A few nights ago, I attempted to write a blog post about my first month as a freelance mum. I wanted to reflect on returning to freelancing and share some insights about the experience.
But nothing I wrote sounded right. My thoughts were disjointed. My words felt forced. Flow eluded me, and when my ‘insights’ hit the page I realised they were just simple observations. Not particularly insightful, nor particularly unique. Just part of the journey.
I spent hours typing, but I ended the night with a blank page. I felt so disappointed. What a waste of time, right? I could have been reading a book, hanging out with Tom, sleeping – all things I need more of in my life right now. I felt cheated, as only a new mama with limited free time can feel cheated.
But the next morning, I felt lighter. I was no longer weighed down by my thoughts. I’d cleared away a lot of subconscious baggage that was taking up valuable headspace.
Writing without sharing is extremely cathartic. It’s like free therapy. You can write whatever you like! There are no rules!
As someone who writes for a living, it’s a breath of fresh air to write with a wild, reckless, this-will-never-see-the-light-of-day abandon. Better out than in, I say.
Before Zoey, I would start each day with half an hour of writing in my journal. I’d pour my thoughts onto the page so I could find some peace from the internal chatter before I started my ‘real work’.
Since becoming a mum that internal chatter has quadrupled in quantity and volume, but I’ve fallen out of the habit of journalling. Some days my mind sounds like it’s home to a crowd of raucous kids all fighting for my attention (a glimpse of my future life, perhaps?).
Maybe this experience – my failed attempt at writing a coherent blog post – was the universe tapping me on the shoulder and saying: Psst, Jess, the writing you keep private is perhaps the most important writing of all.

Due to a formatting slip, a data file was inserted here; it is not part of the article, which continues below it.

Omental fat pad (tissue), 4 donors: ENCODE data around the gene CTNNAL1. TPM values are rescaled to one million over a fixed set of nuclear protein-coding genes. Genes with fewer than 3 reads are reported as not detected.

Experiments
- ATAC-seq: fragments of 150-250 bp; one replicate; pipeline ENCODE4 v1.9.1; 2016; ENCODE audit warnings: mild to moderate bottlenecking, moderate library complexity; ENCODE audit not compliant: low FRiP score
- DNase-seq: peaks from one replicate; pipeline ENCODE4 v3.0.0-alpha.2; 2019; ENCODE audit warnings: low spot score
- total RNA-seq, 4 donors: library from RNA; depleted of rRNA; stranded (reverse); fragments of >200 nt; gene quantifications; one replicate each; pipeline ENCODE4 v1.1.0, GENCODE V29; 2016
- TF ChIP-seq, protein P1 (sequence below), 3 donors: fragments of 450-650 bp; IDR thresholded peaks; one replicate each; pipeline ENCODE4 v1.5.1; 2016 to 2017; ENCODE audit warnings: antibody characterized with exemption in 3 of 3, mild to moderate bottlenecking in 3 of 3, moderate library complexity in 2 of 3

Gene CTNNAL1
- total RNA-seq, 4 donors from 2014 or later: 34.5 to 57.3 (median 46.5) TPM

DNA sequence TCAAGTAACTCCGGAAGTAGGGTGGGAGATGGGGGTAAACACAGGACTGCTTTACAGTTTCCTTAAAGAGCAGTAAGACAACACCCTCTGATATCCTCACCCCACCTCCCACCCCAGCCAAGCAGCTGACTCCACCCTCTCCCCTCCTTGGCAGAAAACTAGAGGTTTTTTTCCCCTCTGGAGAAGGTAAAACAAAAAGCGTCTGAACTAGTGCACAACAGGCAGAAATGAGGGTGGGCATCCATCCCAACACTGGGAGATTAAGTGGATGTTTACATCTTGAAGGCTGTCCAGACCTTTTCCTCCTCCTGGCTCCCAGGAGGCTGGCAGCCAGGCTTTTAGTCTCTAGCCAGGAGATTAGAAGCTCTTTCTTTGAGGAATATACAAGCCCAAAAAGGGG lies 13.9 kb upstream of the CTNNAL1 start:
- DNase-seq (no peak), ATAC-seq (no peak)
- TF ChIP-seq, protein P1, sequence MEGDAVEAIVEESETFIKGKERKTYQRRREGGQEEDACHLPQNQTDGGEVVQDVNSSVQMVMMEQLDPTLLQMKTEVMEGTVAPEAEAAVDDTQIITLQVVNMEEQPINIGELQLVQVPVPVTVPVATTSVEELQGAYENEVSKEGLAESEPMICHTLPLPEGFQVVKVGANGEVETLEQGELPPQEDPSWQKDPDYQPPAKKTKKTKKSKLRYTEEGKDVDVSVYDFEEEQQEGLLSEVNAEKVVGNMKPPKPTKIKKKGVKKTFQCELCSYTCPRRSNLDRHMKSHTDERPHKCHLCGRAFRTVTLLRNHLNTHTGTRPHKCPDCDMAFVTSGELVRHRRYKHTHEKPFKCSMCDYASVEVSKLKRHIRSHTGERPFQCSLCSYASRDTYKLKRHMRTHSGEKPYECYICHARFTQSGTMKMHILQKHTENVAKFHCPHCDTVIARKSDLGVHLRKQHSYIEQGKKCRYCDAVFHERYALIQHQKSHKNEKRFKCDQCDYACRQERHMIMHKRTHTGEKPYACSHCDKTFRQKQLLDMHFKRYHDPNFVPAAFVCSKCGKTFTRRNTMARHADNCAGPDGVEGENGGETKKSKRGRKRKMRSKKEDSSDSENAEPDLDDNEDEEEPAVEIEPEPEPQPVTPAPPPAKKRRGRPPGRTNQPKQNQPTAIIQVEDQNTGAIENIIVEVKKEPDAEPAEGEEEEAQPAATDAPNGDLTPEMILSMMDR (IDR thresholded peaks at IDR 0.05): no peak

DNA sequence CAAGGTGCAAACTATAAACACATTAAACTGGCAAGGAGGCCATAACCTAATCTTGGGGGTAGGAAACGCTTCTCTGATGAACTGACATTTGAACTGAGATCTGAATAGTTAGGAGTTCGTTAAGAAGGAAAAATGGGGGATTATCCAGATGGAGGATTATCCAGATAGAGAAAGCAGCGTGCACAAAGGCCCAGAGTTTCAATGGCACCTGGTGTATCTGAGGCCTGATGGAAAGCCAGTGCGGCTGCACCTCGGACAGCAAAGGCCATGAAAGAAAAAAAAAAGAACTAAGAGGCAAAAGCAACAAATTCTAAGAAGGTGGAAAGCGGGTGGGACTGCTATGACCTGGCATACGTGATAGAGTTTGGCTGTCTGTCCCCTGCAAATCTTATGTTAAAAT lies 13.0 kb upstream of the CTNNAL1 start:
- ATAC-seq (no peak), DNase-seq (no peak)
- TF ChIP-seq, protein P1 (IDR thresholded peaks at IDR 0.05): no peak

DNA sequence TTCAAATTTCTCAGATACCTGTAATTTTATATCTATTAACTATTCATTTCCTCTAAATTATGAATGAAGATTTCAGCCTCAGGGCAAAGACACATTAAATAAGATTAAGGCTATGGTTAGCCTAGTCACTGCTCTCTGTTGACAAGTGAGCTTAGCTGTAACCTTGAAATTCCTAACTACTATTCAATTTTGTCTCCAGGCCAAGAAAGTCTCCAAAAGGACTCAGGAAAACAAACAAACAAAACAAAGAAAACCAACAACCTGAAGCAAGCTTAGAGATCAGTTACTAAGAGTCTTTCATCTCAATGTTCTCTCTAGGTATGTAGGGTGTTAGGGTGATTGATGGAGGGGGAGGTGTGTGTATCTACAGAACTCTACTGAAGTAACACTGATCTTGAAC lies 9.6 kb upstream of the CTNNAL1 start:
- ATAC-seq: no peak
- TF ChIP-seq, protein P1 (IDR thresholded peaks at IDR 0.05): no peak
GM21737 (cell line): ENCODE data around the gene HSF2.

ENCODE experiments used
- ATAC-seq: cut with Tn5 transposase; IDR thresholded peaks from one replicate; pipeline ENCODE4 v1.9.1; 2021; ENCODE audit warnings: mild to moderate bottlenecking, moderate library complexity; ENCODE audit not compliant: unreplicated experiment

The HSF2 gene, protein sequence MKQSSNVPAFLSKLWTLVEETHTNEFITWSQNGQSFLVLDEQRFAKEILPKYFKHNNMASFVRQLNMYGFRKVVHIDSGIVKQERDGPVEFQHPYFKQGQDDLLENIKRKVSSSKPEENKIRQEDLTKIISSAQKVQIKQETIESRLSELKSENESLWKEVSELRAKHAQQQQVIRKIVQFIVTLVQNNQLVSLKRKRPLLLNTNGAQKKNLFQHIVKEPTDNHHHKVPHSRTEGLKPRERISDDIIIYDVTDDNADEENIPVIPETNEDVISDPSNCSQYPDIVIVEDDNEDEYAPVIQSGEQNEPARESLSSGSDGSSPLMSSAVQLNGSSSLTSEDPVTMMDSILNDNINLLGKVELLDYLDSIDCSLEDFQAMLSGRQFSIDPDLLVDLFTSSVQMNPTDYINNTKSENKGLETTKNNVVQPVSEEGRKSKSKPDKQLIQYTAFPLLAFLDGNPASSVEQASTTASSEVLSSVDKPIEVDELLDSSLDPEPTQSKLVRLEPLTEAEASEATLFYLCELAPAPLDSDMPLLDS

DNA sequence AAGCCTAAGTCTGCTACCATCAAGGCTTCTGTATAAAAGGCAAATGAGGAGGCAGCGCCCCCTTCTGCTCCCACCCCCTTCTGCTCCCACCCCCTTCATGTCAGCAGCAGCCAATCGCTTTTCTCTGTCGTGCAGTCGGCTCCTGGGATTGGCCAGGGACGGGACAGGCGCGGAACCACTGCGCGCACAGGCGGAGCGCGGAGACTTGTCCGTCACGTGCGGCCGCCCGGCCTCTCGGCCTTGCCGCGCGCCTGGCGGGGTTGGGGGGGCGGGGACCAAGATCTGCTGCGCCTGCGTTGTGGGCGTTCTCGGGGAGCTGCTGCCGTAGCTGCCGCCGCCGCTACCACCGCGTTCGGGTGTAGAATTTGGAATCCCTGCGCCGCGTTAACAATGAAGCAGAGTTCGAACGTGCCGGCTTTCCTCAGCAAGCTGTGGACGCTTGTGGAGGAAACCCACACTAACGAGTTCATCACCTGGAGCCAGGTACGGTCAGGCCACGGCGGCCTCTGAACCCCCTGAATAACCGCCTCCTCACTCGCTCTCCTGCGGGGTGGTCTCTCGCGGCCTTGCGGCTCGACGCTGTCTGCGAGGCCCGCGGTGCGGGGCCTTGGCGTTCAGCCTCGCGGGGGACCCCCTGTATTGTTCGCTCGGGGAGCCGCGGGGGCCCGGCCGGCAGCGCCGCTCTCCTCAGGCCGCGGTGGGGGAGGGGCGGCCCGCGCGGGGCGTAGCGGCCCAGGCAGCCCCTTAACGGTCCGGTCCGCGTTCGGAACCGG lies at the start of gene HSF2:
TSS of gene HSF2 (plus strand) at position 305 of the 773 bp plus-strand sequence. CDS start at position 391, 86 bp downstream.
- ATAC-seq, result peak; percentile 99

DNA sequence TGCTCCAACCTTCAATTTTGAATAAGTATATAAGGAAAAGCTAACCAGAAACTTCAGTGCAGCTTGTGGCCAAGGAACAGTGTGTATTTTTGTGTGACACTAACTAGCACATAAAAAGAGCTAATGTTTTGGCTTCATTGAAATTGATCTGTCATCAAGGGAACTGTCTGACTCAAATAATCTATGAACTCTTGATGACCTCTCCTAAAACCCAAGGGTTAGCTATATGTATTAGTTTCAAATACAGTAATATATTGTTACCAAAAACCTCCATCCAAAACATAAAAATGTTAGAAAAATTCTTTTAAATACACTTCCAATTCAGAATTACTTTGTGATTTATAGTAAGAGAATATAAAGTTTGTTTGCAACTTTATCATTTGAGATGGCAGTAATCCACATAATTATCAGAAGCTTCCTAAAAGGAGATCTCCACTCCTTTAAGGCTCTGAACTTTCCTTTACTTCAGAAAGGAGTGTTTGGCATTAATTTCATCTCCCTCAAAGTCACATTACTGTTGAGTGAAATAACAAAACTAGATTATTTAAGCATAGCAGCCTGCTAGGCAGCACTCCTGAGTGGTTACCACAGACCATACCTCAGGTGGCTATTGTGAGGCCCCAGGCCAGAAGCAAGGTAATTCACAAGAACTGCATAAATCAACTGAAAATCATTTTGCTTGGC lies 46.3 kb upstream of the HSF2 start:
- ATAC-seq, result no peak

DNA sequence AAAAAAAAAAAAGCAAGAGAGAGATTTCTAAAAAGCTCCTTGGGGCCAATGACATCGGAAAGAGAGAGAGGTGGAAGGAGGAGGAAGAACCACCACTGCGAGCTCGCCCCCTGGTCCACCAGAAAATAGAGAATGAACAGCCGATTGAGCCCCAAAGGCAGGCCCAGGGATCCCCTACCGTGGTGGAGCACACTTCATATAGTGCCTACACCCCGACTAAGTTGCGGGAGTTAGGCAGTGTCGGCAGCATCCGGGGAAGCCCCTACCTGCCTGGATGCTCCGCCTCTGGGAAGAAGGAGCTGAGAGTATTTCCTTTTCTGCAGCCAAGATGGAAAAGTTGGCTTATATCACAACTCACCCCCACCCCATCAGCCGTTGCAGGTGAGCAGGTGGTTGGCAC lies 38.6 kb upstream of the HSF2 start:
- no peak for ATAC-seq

Write for (self) love
If you’re writing to quieten your internal chatter, it doesn’t matter whether anyone reads your words. The healing power of writing is in the process, not the result. It’s easy to fall into the trap of sharing everything (if you didn’t Instagram your food, did you really eat it!?) but the conversations we have with ourselves in private are sacred and deserve our full attention.
I realise now that writing for myself falls into the same camp as eating well and exercising – it’s a form of self-care.
And, like eating veggies and getting my butt to yoga class, it’s not always easy. But enjoying some peace from the internal chatter? That’s worth it every time.
One page of writing can give me a day of clarity. That’s a pretty good exchange, right?
My journalling tips
If you’ve never journalled before – or you’ve fallen out of the habit – here are some tips for writing for yourself:
Invest in a gorgeous journal and a good quality pen. Beautiful stationery will make the process feel all the more special (trust me!)
Get comfortable. My favourite place to journal is in bed with a cup of tea.
Write whatever comes to mind. There are no rules. Write your truth, even if it’s problematic. No, especially if it’s problematic. Remember, better out than in!
Write by hand if you can. Typing feels like work. Writing by hand feels like play.
Pay zero attention to grammar, spelling, format. Remember, no one is going to read this – it’s the process that’s important, not the end result.
If you’re struggling, set a time limit. Commit to just five or ten minutes. You’ll be amazed at what comes up.
I sincerely believe that the simple habit of writing for yourself has healing powers. Promise me you’ll try it some time?
P.S. If you’d like some gentle support to help the words flow, especially when writing about monumental personal events such as giving birth or coping with change, then watch this space. I’m working on a few writing guides that I hope to make available in the coming months. Sign up to my newsletter (see below) to stay in the loop.